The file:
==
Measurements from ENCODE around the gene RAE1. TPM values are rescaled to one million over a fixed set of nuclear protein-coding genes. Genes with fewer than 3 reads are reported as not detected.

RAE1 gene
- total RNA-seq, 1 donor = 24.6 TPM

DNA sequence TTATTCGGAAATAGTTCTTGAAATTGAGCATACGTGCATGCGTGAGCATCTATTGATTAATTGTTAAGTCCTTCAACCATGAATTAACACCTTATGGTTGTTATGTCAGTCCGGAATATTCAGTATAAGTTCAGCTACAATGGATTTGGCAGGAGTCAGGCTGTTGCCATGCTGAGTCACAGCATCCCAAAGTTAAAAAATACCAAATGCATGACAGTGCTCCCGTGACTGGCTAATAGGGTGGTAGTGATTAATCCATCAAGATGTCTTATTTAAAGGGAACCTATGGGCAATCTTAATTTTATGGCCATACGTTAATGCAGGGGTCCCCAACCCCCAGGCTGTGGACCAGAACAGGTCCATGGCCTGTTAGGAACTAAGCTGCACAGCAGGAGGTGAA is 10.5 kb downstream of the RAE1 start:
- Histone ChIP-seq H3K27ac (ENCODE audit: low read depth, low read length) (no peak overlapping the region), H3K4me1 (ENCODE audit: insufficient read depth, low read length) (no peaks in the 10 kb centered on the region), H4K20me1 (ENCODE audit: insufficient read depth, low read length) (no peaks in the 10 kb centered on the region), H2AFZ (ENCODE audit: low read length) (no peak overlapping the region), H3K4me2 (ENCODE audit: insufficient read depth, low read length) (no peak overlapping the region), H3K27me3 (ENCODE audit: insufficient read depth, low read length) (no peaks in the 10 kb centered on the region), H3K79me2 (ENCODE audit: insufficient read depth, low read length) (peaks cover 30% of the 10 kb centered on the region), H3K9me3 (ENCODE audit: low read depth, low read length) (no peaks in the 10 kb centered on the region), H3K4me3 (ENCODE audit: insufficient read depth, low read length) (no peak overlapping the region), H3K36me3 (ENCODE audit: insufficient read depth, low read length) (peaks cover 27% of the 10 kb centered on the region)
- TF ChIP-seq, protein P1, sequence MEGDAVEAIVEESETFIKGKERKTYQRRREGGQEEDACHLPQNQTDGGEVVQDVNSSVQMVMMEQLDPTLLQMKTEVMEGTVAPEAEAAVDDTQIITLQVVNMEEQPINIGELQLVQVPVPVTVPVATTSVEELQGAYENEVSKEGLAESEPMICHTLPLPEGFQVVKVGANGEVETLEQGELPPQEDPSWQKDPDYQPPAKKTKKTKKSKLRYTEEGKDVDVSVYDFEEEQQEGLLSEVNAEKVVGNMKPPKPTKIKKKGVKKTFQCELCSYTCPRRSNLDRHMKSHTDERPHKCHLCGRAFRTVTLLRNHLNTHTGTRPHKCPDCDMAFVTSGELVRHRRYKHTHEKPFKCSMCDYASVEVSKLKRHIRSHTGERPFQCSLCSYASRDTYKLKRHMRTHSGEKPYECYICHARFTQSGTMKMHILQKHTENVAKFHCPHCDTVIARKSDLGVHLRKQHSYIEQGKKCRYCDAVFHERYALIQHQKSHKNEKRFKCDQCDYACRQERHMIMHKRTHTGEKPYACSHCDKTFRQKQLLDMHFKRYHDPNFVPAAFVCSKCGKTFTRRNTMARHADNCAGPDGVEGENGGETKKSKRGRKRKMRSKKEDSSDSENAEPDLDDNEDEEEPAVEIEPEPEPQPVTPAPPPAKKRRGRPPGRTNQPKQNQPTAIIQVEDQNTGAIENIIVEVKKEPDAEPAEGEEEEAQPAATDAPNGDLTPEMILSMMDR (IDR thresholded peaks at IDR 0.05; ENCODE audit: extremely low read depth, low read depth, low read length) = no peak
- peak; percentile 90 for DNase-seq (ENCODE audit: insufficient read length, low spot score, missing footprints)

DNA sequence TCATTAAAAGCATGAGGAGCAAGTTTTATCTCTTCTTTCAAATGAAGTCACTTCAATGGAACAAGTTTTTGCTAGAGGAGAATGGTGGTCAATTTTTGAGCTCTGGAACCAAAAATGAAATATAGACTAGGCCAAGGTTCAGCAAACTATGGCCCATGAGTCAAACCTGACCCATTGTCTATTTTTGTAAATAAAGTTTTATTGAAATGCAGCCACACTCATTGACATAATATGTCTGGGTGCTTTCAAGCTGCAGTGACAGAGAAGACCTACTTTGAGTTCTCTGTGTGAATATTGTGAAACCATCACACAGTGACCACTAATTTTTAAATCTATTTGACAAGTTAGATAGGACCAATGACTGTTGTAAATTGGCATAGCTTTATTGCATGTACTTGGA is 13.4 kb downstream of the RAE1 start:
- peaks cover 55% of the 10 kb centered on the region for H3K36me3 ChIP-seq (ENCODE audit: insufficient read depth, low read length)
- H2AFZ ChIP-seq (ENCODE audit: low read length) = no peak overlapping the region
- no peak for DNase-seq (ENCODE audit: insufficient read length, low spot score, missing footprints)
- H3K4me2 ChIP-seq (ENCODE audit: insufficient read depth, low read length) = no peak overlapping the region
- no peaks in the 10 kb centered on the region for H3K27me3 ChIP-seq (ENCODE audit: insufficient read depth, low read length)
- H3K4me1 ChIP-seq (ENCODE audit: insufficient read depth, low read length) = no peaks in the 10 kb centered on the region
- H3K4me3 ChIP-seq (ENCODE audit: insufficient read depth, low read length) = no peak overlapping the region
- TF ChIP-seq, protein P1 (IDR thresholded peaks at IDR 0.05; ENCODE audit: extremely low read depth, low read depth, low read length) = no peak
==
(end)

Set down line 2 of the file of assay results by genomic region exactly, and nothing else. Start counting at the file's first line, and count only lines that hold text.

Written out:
RAE1 gene